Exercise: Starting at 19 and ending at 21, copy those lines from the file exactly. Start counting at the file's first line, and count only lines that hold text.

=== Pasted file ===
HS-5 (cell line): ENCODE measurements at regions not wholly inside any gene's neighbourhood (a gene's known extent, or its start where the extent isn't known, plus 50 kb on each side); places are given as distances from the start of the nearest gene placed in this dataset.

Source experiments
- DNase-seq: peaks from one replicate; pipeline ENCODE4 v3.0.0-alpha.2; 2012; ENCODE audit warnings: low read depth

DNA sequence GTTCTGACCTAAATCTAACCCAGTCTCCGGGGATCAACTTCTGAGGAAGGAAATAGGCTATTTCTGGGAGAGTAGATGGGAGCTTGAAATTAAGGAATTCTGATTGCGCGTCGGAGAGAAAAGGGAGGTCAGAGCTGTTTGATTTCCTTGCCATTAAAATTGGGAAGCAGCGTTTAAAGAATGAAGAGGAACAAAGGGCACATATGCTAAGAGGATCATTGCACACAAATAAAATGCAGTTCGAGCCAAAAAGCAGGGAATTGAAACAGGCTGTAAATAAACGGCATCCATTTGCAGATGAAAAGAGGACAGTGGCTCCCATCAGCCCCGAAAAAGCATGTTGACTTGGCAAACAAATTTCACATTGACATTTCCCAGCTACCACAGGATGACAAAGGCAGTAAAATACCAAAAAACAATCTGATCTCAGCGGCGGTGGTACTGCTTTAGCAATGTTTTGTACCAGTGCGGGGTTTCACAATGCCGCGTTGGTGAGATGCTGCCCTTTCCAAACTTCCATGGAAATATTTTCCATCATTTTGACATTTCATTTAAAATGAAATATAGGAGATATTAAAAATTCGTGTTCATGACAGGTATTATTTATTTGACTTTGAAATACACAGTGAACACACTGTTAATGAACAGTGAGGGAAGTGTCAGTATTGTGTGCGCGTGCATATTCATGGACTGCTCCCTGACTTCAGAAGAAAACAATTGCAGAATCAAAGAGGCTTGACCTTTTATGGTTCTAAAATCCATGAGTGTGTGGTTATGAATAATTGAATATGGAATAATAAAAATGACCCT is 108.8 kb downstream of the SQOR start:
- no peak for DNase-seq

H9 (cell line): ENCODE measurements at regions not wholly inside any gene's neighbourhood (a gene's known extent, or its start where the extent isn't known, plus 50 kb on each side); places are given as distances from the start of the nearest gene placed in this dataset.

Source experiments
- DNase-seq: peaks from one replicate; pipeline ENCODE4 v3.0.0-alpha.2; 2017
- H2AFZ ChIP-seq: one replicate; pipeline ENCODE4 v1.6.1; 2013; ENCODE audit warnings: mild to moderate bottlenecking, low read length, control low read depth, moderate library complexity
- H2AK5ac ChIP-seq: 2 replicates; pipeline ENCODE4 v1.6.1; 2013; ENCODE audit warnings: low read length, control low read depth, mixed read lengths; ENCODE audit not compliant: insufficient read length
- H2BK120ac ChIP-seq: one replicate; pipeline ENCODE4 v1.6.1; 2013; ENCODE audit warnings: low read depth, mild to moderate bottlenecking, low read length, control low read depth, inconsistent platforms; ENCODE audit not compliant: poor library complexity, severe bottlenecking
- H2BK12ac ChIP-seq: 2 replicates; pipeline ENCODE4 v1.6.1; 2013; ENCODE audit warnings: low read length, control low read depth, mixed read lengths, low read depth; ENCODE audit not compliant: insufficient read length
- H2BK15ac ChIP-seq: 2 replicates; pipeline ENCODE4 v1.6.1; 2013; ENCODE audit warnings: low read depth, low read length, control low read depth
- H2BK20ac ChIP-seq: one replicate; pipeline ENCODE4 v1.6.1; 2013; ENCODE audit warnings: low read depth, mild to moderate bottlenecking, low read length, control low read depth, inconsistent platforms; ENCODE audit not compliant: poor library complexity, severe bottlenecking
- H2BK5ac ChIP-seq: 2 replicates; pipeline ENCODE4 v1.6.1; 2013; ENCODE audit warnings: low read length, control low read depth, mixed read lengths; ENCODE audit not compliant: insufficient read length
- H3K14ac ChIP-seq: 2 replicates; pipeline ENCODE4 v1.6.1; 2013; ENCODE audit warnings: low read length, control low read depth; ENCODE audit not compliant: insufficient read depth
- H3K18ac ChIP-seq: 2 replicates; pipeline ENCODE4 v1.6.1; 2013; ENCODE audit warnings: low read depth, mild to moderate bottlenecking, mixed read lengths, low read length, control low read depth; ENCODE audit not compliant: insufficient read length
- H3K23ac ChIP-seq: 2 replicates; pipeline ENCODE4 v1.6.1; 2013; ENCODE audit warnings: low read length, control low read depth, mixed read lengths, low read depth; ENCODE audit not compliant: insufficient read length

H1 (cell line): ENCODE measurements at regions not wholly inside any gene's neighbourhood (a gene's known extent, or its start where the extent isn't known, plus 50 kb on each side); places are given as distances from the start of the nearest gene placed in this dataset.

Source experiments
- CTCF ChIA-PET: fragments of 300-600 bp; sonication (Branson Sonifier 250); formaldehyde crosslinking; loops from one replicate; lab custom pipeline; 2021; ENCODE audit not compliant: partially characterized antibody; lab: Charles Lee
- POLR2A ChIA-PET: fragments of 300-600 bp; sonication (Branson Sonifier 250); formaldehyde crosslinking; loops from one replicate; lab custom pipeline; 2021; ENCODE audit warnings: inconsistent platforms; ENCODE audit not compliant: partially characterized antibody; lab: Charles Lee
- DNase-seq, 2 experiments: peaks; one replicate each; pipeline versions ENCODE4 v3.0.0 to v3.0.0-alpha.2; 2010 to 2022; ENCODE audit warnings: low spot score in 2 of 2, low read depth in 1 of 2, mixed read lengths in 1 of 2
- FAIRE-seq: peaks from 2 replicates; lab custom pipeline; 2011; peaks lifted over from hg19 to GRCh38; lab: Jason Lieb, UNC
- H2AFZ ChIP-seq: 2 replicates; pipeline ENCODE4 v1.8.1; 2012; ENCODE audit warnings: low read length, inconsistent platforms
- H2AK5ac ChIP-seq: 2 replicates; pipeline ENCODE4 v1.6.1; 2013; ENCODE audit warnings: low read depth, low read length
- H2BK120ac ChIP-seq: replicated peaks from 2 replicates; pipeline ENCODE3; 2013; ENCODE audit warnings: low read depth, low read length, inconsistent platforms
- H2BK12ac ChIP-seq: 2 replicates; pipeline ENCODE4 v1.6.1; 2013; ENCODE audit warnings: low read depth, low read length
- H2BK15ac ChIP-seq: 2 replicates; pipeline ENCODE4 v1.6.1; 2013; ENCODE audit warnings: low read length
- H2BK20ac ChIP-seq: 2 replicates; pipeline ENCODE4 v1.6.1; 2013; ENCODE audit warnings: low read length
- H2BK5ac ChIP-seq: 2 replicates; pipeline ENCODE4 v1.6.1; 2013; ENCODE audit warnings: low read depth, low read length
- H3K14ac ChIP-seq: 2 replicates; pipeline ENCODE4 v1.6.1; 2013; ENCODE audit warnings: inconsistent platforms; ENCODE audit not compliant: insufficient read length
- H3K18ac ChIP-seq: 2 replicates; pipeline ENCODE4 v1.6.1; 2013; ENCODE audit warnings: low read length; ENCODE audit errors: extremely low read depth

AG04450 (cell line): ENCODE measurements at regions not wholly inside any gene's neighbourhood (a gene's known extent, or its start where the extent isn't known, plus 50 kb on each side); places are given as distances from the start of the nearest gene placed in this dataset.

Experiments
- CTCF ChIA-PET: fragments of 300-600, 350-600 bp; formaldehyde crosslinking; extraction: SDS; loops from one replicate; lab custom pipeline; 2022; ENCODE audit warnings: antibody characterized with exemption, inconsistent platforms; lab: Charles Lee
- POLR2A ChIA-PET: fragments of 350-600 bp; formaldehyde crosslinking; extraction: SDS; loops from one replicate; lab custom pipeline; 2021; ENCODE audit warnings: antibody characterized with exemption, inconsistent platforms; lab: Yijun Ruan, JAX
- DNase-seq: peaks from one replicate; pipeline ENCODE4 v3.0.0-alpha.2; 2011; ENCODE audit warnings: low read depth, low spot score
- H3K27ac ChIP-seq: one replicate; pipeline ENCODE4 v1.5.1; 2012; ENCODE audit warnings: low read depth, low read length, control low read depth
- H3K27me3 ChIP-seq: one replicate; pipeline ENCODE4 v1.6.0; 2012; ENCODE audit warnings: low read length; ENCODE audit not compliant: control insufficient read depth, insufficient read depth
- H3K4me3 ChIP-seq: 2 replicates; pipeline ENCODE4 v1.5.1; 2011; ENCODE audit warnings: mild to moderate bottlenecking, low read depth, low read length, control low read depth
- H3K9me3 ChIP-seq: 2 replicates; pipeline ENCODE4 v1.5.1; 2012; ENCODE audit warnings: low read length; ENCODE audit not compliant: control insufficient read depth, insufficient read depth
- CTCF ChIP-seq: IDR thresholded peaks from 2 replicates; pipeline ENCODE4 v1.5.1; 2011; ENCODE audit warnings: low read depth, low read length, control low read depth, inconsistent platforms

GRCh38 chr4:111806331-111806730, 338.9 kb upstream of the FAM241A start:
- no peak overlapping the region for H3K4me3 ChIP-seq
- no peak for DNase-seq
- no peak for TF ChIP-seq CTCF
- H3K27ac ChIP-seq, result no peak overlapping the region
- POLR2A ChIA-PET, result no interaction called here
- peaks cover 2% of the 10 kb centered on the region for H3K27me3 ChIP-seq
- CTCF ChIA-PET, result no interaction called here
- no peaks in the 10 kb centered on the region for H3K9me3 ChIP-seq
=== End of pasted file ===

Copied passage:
H1 (cell line): ENCODE measurements at regions not wholly inside any gene's neighbourhood (a gene's known extent, or its start where the extent isn't known, plus 50 kb on each side); places are given as distances from the start of the nearest gene placed in this dataset.

Source experiments
- CTCF ChIA-PET: fragments of 300-600 bp; sonication (Branson Sonifier 250); formaldehyde crosslinking; loops from one replicate; lab custom pipeline; 2021; ENCODE audit not compliant: partially characterized antibody; lab: Charles Lee